Isn’t this an amazing time to be watching Indian movies? I could not help but exult in this feeling when the credits began to roll up the screen and Rekha Bhardwaj’s voice filled up the hall. Yes, Haider it was. Another one of Vishal Bhardwaj’s Shakespearen inspirations it may be, but full credit to the master for a film that not only preserves the integrity of the Bard’s original story – Hamlet, it also exploits the Kashmir conflict to its own advantage.
Don’t be surprised if chutzpah becomes a by-word for that special Indian trait of so disingenuously presenting situations to their own advantage; a trait that Mr. Bhardwaj has so very INgenuously portrayed as to make me wonder at the marvelous way in which the story and the backdrop interact with and fulfill each other.
This is, in fact the peculiar talent and beauty of this man’s works. Take a look at Maqbool, Omkara, and now Haider. The man visualizes his work in its entirety – the backdrop complements the story and serves to take it forward, the story bolsters performances which in turn help actualize it, the score and cinematography doing their own special magic as to enhance all other elements.
The result is that you build multiple perspectives: the protagonist’s as well as the antagonist’s (for stark lines between good and bad, right and wrong cannot be found when talking about real life and Bhardwaj’s films and therefore, villains are reduced to the ridiculous). You see both sides of the story, there’s the protagonist’s heady victory and disheartening denouement, there’s the antagonist’s triumphant justification and pitiful lack of touch. The beauty of the narrative is that at times you don’t know who is right, who might be right, and whom you’d want to be right.
By now Hansal Mehta’s letter to V.B. and Haider Hussain Beg’s piece on the movie have discussed the length and breadth of their experience and I would not like to let drop any of the gems in this movie. You must see it for yourself. The aim here is to express what an experience the movie has been for me.
As for the story, of course you cannot go wrong with Shakespeare, provided you are Vishal Bhardwaj : The man takes a gem of world literature, adapts it and makes it his own with an amazingly real script and treatment. Philosophical anecdotes are delivered with pedantic virtuosity. Fantasy dances around with the morbid. There is a sacrilegious edge to sanctity, there is piety infused with cowardice. The magic begins where the script courts superb cinematography and attention to details.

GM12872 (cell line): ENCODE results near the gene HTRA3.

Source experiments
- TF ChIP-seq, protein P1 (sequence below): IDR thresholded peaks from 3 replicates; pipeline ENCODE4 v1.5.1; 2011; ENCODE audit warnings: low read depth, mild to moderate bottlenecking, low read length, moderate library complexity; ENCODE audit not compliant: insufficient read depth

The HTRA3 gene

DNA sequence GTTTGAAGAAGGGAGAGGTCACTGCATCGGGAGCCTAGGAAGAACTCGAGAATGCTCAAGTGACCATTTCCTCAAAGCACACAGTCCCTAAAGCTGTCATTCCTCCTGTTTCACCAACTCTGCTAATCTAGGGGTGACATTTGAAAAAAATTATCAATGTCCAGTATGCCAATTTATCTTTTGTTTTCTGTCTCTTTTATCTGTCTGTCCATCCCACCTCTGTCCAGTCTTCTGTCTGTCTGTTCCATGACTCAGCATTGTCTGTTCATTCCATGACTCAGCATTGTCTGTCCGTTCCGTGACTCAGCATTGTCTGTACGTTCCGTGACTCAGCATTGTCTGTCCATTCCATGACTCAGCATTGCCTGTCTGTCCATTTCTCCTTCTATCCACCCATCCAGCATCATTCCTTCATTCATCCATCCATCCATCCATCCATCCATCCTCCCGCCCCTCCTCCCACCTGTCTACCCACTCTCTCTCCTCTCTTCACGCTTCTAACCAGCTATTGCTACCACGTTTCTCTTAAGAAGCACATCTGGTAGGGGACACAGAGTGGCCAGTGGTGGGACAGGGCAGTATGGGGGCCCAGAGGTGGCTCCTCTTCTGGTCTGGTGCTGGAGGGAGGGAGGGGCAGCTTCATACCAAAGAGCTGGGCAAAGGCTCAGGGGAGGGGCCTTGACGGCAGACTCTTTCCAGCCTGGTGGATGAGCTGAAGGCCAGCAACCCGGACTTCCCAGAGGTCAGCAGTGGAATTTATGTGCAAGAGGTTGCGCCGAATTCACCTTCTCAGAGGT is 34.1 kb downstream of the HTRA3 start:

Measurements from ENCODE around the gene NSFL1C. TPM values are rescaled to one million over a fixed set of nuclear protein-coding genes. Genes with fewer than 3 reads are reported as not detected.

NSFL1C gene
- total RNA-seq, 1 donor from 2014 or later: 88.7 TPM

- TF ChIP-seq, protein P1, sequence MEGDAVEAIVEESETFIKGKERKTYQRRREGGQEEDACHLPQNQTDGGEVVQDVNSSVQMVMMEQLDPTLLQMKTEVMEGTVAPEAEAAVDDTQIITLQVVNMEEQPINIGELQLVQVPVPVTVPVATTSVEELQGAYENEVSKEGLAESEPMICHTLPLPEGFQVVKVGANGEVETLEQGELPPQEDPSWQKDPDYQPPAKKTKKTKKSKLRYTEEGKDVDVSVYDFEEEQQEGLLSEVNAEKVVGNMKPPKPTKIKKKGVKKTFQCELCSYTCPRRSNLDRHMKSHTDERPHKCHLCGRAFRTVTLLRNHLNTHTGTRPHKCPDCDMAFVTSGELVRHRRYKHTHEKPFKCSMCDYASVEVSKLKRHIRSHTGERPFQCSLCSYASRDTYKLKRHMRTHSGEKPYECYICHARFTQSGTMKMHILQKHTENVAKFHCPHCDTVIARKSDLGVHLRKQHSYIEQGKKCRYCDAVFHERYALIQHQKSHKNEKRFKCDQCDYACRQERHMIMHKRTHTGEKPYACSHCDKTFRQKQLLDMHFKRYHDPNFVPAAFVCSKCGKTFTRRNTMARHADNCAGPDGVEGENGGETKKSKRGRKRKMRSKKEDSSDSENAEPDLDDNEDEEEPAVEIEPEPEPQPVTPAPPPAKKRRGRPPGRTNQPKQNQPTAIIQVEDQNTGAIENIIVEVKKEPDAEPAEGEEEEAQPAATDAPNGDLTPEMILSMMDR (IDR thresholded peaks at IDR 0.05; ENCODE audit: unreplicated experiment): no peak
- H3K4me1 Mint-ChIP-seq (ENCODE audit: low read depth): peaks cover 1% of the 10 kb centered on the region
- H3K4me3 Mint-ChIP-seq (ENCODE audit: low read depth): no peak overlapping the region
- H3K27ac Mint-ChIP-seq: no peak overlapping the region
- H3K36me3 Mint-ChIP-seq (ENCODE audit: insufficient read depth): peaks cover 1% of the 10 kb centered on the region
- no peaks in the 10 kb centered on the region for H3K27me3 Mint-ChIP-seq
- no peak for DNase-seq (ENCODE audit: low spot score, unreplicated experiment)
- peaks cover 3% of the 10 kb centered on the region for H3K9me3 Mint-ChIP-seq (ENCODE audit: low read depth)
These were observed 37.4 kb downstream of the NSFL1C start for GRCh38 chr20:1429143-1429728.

And this is where the valley of Kashmir comes in, lending an unimaginable depth to the story. On one hand there’s this land with a history of bloody conflict serving as a backdrop to a story and on the other there is this story of a conflict within a family – two brothers, one love, a lot of mistrust, feelings of betrayal, self-righteousness, ideology, and above all, identity. After watching Haider, you are moved to ask, “if not Kashmir, then where?”
And all the same, the story serves to throw a new light on the situation in Kashmir – in a way never before attempted or experienced. It is a beauty only those who have set their foot on this land can appreciate. That such bloody conflict, such an atmosphere of distrust and death, such political profligacy are to be found enveloped in such scenic, historic, natural, and cultural beauty is an ode to absurdity. And then an afterthought – where else but Kashmir! Yet again.
And so it is with the actors. One word for Shahid. Virtuoso. Also the last word. His Lal Chowk performance will have plaudits raining for a long time to come. Shraddha is refreshingly and surprisingly genuine. At the risk of calling Kay Kay Menon and Irrfan Khan (I hope I have deferred to his numerological preferences for checking the spelling I have not the energy for right now) typecasted, they certainly deliver. Tabu is never better than when staring straight into the camera – head covered in the modesty of a pistachio green dupatta, eyes masked by large, dark shades but never more candid than in this character-defining moment – demanding, unapologetic, and yet, pleading. Kulbhushan Kharbanda mouths off some great lines, the two Salmans and the duplicity in their characters is a stroke of genius as are their performances of the same. The accents are spot on. In all, it’s a package deal called perfection.
The background score is fantastic, keeps you on the edge. Songs are great in terms of music and composition; lyrics by Gulzar – enough said. There is the song and dance, it is all about love and death, and they totally belong.